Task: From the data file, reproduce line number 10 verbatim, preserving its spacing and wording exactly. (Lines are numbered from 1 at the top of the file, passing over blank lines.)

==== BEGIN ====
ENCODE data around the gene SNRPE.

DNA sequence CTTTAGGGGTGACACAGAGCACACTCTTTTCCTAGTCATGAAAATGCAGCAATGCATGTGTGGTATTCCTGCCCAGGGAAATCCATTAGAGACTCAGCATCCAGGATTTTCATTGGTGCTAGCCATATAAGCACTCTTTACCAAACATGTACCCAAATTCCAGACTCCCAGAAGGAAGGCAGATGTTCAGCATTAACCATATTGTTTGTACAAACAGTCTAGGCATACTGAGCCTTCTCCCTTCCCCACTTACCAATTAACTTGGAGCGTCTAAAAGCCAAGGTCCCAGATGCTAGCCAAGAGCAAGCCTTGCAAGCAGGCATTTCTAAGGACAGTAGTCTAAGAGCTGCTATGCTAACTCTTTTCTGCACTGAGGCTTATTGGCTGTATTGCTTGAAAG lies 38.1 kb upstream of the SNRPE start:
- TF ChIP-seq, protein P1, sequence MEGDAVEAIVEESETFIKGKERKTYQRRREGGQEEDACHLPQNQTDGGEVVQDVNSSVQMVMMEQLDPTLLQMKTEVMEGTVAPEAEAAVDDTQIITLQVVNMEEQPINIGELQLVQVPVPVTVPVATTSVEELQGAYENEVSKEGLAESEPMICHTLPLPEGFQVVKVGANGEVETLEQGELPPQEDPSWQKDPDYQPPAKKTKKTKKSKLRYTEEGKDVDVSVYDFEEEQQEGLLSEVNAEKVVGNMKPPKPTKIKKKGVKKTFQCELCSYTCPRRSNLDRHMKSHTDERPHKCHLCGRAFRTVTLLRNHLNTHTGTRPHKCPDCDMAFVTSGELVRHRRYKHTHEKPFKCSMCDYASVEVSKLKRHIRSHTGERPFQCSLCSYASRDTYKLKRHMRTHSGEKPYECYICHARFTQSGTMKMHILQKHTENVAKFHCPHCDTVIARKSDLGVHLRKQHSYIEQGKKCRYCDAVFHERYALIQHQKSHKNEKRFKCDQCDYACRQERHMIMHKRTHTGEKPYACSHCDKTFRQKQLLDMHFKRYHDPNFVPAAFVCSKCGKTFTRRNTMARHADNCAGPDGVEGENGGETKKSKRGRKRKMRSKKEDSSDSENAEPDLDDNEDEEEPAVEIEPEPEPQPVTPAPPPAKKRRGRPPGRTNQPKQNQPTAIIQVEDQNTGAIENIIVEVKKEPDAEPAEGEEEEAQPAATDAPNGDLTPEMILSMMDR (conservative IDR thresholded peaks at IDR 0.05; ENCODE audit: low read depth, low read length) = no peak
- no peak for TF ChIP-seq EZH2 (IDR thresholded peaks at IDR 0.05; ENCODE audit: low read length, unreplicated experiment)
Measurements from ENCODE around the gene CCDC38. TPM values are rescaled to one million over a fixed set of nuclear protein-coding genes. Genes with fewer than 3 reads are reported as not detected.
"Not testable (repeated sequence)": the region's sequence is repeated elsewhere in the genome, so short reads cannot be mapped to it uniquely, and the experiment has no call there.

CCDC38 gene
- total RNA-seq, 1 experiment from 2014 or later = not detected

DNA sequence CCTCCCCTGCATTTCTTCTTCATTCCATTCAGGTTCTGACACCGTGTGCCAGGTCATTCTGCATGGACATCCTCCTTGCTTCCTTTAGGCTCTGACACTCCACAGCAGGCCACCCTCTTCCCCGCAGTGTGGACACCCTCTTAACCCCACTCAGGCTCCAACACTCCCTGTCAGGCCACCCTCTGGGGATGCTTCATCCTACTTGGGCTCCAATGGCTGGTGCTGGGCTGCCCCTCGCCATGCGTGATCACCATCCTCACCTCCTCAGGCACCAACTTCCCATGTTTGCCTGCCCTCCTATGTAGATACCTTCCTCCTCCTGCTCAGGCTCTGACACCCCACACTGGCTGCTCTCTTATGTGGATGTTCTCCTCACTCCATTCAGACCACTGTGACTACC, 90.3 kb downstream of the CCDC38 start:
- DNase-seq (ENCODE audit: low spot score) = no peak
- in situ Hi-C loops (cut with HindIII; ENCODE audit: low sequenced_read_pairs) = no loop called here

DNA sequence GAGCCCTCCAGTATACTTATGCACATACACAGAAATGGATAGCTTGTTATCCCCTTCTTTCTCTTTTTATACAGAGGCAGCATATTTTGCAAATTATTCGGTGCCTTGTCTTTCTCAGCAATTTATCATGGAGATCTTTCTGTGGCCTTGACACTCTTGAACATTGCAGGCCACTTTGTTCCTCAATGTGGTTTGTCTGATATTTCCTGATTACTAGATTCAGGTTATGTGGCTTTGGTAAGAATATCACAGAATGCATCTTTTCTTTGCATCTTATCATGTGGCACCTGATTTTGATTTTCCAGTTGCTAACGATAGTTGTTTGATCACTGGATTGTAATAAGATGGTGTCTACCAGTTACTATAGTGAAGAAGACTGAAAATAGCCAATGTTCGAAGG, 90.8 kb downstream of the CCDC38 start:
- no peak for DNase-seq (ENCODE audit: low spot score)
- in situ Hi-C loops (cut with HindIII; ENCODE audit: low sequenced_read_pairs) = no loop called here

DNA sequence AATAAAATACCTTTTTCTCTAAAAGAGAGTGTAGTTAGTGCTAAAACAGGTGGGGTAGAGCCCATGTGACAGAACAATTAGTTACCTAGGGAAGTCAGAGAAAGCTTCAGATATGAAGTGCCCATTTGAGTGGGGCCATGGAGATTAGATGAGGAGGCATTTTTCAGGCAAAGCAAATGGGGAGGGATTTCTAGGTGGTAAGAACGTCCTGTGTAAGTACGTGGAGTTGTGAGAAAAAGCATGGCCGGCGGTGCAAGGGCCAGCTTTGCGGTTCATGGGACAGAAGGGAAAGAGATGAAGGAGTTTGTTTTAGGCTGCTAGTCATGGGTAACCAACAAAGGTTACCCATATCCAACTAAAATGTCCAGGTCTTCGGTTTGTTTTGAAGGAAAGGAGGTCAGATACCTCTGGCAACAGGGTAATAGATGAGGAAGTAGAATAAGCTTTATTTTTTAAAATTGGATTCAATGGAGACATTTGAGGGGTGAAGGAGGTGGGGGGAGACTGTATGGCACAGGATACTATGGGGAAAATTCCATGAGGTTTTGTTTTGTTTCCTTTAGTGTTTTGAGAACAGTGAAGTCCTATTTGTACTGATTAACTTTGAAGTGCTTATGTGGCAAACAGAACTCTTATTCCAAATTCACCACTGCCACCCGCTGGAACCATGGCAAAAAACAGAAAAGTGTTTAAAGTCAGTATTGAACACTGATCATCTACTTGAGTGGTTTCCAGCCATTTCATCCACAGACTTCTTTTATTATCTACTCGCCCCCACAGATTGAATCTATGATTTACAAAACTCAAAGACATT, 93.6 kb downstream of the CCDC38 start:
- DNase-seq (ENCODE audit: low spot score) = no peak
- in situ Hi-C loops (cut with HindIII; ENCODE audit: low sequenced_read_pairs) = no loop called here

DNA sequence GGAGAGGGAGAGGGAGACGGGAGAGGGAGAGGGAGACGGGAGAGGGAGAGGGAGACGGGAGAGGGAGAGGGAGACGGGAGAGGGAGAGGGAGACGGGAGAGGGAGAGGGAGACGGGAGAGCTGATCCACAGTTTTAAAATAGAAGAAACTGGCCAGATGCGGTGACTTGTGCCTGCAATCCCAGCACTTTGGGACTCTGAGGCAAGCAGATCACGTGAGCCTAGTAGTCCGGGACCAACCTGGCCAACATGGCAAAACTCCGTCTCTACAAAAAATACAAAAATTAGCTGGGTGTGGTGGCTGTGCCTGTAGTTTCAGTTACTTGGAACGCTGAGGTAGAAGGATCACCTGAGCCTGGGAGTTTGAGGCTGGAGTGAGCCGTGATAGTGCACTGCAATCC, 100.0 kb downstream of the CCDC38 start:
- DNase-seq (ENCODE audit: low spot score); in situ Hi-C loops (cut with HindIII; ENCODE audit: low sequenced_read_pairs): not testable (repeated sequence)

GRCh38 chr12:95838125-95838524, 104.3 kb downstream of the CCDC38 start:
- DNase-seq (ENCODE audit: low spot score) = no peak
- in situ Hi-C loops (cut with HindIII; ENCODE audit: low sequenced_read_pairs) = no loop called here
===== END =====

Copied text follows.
- DNase-seq (ENCODE audit: low spot score) = no peak